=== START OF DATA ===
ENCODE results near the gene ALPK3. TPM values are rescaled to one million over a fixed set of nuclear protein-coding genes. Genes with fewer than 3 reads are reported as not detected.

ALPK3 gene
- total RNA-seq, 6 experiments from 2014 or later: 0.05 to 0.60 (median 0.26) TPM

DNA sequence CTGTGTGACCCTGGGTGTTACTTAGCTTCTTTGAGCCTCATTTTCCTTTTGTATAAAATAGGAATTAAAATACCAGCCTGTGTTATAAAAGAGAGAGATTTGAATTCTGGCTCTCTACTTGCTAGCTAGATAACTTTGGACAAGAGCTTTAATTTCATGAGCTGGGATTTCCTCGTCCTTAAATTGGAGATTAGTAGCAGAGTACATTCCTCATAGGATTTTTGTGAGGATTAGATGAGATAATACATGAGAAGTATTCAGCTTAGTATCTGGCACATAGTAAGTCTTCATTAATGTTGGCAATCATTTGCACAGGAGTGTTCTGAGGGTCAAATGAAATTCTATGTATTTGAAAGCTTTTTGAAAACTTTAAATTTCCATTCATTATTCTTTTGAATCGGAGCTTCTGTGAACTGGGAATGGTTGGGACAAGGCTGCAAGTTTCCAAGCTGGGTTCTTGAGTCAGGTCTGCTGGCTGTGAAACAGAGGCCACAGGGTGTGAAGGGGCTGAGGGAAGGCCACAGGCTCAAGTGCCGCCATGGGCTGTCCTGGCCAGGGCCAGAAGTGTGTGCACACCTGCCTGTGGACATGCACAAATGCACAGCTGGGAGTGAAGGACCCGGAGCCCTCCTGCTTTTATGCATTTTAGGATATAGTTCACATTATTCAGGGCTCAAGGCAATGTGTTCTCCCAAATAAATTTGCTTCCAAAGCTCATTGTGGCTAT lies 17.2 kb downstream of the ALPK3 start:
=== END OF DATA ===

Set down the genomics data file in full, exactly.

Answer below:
ENCODE results near the gene ALPK3. TPM values are rescaled to one million over a fixed set of nuclear protein-coding genes. Genes with fewer than 3 reads are reported as not detected.

ALPK3 gene
- total RNA-seq, 6 experiments from 2014 or later: 0.05 to 0.60 (median 0.26) TPM

DNA sequence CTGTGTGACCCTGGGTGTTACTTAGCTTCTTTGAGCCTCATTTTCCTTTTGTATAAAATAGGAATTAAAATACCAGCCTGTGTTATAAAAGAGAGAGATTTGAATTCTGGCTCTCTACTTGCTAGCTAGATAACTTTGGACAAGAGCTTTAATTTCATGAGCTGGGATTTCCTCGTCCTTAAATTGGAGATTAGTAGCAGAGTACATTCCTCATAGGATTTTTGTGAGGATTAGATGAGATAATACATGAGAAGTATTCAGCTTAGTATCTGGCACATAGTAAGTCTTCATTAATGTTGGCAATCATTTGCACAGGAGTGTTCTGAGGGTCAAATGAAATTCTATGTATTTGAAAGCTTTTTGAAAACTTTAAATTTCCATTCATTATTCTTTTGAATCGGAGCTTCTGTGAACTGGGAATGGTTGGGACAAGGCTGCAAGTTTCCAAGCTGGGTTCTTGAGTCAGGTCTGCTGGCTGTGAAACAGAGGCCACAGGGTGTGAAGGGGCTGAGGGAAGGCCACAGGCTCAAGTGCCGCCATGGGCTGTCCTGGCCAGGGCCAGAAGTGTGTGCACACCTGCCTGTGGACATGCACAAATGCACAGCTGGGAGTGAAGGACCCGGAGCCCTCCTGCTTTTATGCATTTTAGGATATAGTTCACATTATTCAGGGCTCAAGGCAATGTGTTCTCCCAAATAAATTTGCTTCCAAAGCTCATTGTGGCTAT lies 17.2 kb downstream of the ALPK3 start: